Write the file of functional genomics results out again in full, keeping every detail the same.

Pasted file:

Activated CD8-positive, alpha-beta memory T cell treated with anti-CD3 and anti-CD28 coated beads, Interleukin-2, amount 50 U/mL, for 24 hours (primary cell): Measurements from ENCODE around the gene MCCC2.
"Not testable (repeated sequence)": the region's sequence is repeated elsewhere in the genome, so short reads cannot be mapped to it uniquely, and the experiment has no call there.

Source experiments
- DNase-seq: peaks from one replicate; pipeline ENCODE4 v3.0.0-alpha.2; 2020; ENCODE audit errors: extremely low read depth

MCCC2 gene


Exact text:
Activated CD8-positive, alpha-beta memory T cell treated with anti-CD3 and anti-CD28 coated beads, Interleukin-2, amount 50 U/mL, for 24 hours (primary cell): Measurements from ENCODE around the gene MCCC2.
"Not testable (repeated sequence)": the region's sequence is repeated elsewhere in the genome, so short reads cannot be mapped to it uniquely, and the experiment has no call there.

Source experiments
- DNase-seq: peaks from one replicate; pipeline ENCODE4 v3.0.0-alpha.2; 2020; ENCODE audit errors: extremely low read depth

MCCC2 gene